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  • David Bomphrey

Industry News - April 2021


Darabase brings back 1940s Check Point Charlie on location in AR.
Darabase brings back 1940s Check Point Charlie on location in AR.

As ever the industry behind the compelling use cases for augmented reality moves inexorably onwards with every passing quarter. This quarter we have seen big leaps in wearable technology news, some huge commercial deals and some wonderful case studies. Let’s start with the latter.


While COVID has been, let’s say, “an issue” for the Out Of Home industry, one thing it has done for Darabase and others who operate at the intersection of advertising and immersive technology is to drive the use of the QR code. QR codes are camera-first experiences and so arguably AR. This new usage is fantastic since, while most users will not identify it as augmented reality, it has acclimatised the whole nation and large parts of the world to using their mobile phone camera as an interface with rich functionality. In the context of AR use cases, the advancements of web AR means we can now much more seamlessly use a QR code to launch AR experiences by simply taking users from the native camera to a web based AR experience - no download required, very little friction and improved engagement. QR codes are now being used for all sorts of things, from pub menus to retail and now within OOH creative, making them an essential marketing tool in 2021 according to adweek. You can also find a useful best practice guide here from leading web AR technologists 8th Wall.


Google are also pushing the boundaries of mobile phone technology for AR by using binocular cameras for depth and redefining maps. They have continued the exciting rollout of AR wayfinding technology in Google Maps to shopping centres and placing content on physical objects and places. This is very exciting as it fully validates Darabase’s vision of the future where context of place is vital to the user experience, which is also layered on the physical world by default. We of course take a technology platform agnostic approach, but all the big players are clearly moving in the same direction. There is a whole series of articles from AR Insider about The AR Location Wars, which are well worth a read.



If one fact from the last few weeks powerfully points to AR being the future of digital it’s the news that 10,000 people work in the Facebook AR/VR teams. That’s nearly 1 in 5 employees and they spend roughly $6bn a year on AR/VR development. Facebook continue to set out their vision of the future and their “commitment to AR” with blog posts and videos on the Facebook Realty Labs blog.


Niantic is another of the biggest players and continuing news from them that Pokémon Go! was no flash in the pan with nearly $2bn in rev in 2020 means they have a significant war chest to promote their version of the AR future. Clues to this were revealed in a teasing Twitter post from John Hanke thier CEO with an image of Niantic branded AR glasses and in other news that they have a new game “Pikmin” in development with Nintendo, a game called Urban legends that shows how multiplayer AR will work in the real world, plus they recently released a video of their 5G trial with T-Mobile US.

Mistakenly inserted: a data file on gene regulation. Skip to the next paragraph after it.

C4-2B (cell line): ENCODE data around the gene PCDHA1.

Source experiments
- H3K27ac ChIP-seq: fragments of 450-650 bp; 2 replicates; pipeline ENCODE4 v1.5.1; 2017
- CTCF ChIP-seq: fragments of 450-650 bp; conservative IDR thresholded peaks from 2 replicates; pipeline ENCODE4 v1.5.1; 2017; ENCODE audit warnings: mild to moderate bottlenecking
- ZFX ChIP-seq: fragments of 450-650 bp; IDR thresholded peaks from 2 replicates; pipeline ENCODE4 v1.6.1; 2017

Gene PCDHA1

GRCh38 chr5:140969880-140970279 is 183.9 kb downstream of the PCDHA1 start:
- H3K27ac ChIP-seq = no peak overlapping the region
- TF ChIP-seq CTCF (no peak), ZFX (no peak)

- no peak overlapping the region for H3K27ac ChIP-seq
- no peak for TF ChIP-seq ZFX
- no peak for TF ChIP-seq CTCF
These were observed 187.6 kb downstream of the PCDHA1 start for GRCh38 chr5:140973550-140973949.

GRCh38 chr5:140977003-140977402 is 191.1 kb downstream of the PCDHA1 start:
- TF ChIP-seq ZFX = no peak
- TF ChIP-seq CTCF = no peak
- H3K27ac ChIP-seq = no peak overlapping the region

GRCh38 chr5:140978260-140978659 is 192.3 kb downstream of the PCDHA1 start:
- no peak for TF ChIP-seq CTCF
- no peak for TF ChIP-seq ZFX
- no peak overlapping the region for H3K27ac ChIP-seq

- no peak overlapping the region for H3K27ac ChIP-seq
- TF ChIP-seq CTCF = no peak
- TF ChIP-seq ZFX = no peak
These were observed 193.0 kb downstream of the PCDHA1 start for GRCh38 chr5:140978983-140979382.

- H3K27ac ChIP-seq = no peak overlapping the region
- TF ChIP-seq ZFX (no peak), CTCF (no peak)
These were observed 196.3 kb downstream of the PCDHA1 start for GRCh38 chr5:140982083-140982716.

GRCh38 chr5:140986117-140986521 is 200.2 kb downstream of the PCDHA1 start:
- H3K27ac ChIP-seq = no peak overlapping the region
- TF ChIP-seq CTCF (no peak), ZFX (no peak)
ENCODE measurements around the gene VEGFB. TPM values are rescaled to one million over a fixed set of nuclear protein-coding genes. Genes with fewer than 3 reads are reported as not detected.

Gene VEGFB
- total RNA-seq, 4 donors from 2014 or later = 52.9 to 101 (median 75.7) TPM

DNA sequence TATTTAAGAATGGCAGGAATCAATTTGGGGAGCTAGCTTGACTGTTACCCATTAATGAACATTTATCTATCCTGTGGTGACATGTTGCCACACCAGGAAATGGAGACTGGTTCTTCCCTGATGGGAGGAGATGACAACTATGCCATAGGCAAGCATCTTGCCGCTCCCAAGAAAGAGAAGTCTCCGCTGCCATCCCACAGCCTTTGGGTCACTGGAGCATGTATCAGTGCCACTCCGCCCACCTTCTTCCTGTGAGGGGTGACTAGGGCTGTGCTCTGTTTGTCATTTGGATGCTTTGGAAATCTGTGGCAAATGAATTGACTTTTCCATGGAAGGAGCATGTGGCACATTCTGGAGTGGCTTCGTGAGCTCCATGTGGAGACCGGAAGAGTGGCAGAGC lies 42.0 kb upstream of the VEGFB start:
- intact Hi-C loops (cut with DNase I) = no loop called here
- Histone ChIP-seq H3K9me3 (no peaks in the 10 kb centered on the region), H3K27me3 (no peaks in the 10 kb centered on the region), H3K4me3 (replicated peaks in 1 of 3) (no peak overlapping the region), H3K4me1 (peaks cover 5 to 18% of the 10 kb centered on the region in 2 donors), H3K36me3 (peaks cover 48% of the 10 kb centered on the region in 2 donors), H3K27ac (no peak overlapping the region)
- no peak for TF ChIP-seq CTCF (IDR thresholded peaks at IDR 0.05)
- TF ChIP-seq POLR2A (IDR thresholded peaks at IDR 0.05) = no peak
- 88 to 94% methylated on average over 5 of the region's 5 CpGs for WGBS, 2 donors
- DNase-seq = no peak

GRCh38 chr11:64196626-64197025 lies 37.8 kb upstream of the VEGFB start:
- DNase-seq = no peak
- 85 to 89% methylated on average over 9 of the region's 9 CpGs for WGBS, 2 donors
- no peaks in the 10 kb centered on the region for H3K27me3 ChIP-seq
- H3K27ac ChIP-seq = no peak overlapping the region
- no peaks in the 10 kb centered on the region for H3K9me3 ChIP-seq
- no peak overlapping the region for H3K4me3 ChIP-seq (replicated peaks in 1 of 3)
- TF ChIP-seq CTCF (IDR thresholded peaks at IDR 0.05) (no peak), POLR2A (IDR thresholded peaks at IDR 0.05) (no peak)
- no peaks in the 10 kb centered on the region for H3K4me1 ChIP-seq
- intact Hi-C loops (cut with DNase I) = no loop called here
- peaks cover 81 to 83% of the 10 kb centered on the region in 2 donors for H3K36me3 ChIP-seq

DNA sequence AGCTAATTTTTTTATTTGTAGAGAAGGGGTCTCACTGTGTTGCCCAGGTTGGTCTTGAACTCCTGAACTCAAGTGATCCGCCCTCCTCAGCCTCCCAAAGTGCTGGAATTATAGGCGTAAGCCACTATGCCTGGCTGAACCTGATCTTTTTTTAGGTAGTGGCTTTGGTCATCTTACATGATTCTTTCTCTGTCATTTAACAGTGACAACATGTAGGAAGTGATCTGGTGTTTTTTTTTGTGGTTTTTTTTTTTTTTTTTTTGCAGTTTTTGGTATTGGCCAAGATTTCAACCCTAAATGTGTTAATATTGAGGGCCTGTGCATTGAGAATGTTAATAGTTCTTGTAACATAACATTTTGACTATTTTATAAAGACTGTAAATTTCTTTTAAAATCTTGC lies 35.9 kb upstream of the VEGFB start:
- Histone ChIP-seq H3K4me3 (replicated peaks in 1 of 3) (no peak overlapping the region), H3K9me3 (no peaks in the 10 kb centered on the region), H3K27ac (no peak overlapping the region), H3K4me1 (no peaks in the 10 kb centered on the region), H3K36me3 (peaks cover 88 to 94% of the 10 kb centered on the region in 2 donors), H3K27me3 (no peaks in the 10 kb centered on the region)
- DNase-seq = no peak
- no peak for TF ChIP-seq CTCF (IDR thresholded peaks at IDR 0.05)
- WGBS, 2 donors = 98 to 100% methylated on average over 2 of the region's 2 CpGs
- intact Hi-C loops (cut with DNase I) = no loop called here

Microsoft, who have been focussing on Enterprise AR with their Hololens product, already had a large scale deal with the US Army. In a deal that may never be surpassed they have just announced a new $22bn deal over 10 years which includes a first tranche of 120,000 pairs of AR glasses for infantry. A good round up of all XR wearables can be found here.


Moving on from commercial deals, we also saw news of the ongoing product development and iteration with the other big players. There was a leak over Samsung glasses. Snap announced a new version of glasses for developers of AR lenses, particularly focussing on the real world and there is a new Qualcomm AR glasses reference design available.


But no wrap up would ever be complete without some mention of Apple who seem poised to announce a mixed reality headset next month. They have said they want AR to be recordable and permanently stored and available to you to relive. They also highlight their ability to amend the images recorded to take real things out! While I can see the benefit of editing photos in this context how will we tell the difference between what’s recorded and edited and what actually happened?


I’d like to finish by bringing us back to today’s world rather than tomorrow’s. The big proptech news in the immersive space is the public listing of Matterport who produce technology for capturing space and making virtual tours. They are now valued at over $2bn and listed via a SPAC. Many congratulations to them.


Finally some great new case studies include: